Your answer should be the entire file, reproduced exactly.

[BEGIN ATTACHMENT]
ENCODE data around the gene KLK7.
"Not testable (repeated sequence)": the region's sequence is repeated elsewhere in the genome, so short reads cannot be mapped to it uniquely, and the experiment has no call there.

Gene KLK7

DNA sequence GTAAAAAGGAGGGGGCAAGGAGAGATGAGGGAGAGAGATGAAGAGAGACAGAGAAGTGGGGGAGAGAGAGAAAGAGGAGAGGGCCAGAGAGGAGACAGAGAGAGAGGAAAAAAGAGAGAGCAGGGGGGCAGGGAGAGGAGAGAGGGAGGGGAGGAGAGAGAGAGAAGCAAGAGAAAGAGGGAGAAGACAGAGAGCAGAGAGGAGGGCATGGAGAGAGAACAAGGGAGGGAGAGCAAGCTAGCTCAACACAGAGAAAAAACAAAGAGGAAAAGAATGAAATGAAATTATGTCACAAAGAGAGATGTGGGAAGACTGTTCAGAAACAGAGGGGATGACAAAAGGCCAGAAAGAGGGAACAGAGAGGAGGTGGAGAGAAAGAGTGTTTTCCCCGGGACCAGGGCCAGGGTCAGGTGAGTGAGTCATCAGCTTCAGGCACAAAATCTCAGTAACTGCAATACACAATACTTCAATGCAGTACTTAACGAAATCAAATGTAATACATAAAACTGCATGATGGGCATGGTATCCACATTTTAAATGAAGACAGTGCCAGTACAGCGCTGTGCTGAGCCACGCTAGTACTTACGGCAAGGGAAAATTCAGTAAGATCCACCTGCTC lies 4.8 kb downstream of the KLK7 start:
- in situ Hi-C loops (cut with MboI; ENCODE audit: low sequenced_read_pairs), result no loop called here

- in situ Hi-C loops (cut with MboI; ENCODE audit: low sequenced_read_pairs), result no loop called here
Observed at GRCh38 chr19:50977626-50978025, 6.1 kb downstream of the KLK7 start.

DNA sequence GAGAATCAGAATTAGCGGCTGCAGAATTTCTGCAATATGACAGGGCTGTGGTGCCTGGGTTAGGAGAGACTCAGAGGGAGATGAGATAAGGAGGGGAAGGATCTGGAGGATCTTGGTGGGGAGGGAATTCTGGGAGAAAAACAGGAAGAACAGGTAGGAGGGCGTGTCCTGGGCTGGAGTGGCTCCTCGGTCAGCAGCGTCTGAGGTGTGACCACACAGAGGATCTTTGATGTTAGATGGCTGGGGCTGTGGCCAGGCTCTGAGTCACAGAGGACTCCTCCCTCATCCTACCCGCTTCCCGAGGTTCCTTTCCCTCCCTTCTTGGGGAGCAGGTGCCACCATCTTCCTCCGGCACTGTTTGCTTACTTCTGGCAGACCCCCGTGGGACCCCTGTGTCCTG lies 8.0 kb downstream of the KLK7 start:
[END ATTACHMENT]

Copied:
ENCODE data around the gene KLK7.
"Not testable (repeated sequence)": the region's sequence is repeated elsewhere in the genome, so short reads cannot be mapped to it uniquely, and the experiment has no call there.

Gene KLK7

DNA sequence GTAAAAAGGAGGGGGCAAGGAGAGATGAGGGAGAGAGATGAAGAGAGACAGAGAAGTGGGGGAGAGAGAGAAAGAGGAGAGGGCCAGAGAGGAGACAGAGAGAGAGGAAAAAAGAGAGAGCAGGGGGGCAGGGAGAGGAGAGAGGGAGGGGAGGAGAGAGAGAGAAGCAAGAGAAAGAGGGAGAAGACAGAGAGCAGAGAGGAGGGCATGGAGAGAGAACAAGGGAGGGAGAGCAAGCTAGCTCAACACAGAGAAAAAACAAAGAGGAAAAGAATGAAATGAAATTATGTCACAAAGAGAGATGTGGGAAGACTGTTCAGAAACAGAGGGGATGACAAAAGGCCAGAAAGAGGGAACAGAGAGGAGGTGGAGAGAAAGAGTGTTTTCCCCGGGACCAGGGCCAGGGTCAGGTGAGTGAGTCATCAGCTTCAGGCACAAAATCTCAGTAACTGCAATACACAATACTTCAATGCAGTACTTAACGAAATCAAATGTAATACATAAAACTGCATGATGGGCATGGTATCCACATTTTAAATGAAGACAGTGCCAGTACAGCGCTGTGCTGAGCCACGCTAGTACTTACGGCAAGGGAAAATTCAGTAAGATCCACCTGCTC lies 4.8 kb downstream of the KLK7 start:
- in situ Hi-C loops (cut with MboI; ENCODE audit: low sequenced_read_pairs), result no loop called here

- in situ Hi-C loops (cut with MboI; ENCODE audit: low sequenced_read_pairs), result no loop called here
Observed at GRCh38 chr19:50977626-50978025, 6.1 kb downstream of the KLK7 start.

DNA sequence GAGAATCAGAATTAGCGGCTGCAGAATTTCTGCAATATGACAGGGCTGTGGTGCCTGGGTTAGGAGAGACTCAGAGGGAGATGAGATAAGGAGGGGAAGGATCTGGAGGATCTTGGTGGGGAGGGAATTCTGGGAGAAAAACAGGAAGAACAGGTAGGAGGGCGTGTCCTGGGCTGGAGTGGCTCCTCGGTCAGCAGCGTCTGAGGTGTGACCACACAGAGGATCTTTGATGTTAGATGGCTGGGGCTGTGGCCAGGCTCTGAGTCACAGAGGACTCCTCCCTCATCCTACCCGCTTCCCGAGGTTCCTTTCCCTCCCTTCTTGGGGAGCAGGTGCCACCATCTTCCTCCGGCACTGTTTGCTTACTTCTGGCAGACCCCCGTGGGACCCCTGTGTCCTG lies 8.0 kb downstream of the KLK7 start: